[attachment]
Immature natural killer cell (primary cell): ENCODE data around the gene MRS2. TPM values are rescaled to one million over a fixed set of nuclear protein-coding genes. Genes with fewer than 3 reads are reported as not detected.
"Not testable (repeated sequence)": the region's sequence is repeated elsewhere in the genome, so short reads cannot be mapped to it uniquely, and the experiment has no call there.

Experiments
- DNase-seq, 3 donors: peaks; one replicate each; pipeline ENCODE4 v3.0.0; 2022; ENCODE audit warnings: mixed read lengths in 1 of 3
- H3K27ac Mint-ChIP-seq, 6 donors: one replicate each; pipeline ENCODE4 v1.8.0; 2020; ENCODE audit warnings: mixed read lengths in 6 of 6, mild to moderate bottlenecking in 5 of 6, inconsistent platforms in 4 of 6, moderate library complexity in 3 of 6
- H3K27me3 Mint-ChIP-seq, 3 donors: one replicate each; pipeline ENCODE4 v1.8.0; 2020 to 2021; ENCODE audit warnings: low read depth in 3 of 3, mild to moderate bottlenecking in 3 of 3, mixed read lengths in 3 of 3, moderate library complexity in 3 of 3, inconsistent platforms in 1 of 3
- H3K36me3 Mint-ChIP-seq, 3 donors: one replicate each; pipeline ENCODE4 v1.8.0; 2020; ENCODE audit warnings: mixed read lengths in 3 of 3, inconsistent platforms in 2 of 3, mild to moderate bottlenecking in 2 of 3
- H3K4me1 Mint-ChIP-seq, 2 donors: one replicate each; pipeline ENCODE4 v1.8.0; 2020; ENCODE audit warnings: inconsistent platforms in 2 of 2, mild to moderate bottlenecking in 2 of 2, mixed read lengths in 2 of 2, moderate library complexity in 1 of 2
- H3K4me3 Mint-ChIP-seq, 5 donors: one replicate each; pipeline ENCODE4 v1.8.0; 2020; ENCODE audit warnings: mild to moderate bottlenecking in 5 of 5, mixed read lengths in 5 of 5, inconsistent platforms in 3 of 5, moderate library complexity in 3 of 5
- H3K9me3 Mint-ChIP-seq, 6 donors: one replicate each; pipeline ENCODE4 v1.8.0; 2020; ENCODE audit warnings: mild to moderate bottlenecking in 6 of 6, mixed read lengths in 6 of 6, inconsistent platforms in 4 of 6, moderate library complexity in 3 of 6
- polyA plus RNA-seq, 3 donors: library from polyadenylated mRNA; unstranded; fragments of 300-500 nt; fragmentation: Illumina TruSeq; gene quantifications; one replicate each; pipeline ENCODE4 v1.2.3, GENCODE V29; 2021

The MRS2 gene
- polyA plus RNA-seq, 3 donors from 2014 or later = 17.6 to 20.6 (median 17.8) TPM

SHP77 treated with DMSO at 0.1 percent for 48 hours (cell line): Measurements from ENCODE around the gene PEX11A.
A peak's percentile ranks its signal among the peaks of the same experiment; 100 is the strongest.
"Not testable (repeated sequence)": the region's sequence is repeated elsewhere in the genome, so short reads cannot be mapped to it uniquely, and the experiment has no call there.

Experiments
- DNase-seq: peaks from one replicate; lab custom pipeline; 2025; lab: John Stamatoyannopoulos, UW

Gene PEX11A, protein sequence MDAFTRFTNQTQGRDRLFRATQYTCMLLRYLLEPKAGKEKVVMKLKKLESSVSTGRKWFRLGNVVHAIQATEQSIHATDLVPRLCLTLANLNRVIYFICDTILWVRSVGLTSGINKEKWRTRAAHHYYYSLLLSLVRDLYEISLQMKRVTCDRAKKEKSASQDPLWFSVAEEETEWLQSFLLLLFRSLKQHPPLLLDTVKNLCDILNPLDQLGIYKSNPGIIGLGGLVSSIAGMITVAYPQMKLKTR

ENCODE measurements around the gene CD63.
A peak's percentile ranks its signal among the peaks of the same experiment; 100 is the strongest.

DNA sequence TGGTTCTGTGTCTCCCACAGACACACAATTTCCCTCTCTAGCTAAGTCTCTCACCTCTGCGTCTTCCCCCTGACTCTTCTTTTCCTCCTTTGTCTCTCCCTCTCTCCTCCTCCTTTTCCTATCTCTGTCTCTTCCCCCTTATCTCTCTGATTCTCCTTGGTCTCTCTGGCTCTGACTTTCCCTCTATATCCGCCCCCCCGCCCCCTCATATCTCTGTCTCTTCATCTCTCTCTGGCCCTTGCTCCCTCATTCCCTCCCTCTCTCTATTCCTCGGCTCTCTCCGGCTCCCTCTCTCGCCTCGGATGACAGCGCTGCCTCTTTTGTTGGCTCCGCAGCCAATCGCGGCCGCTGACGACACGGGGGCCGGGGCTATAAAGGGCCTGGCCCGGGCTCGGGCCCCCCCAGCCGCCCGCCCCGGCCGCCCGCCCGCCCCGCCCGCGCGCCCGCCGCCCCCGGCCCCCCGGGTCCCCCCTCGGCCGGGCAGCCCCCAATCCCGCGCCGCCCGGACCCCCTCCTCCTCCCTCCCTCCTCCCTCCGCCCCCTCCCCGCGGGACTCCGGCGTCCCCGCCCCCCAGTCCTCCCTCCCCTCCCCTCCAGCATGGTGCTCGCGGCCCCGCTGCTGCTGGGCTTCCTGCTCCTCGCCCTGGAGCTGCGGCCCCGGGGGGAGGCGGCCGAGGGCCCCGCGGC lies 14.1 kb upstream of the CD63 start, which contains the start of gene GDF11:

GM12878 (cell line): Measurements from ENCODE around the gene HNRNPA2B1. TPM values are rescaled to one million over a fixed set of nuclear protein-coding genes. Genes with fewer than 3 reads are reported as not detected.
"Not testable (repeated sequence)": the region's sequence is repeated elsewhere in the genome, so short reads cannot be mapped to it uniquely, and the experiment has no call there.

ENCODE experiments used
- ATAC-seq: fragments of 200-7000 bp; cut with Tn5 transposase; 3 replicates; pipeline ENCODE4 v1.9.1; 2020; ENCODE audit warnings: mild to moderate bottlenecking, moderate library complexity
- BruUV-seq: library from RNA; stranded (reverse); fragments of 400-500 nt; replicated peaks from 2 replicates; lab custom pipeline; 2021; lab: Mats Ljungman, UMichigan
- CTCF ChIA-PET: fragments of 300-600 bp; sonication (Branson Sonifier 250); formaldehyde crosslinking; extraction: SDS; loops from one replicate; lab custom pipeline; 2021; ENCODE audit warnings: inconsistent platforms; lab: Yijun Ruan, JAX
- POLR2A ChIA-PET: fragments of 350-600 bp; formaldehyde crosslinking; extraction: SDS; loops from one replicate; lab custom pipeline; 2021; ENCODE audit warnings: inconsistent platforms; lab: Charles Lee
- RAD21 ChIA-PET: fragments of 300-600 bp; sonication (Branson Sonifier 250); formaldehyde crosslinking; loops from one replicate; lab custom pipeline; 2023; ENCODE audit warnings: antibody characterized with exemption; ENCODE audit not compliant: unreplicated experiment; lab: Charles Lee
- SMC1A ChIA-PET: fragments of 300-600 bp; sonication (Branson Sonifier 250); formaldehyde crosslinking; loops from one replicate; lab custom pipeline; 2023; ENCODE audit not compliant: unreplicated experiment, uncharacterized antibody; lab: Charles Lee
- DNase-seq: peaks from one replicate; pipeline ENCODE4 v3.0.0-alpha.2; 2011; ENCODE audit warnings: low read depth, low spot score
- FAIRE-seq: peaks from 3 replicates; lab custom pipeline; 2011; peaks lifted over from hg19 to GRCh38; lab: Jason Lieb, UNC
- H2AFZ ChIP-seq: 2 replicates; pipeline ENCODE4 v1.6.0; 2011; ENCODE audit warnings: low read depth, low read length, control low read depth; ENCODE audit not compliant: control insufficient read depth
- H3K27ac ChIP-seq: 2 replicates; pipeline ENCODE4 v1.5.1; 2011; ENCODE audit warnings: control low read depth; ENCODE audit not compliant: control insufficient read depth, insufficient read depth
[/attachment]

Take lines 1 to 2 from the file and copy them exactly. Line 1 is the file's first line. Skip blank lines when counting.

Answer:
Immature natural killer cell (primary cell): ENCODE data around the gene MRS2. TPM values are rescaled to one million over a fixed set of nuclear protein-coding genes. Genes with fewer than 3 reads are reported as not detected.
"Not testable (repeated sequence)": the region's sequence is repeated elsewhere in the genome, so short reads cannot be mapped to it uniquely, and the experiment has no call there.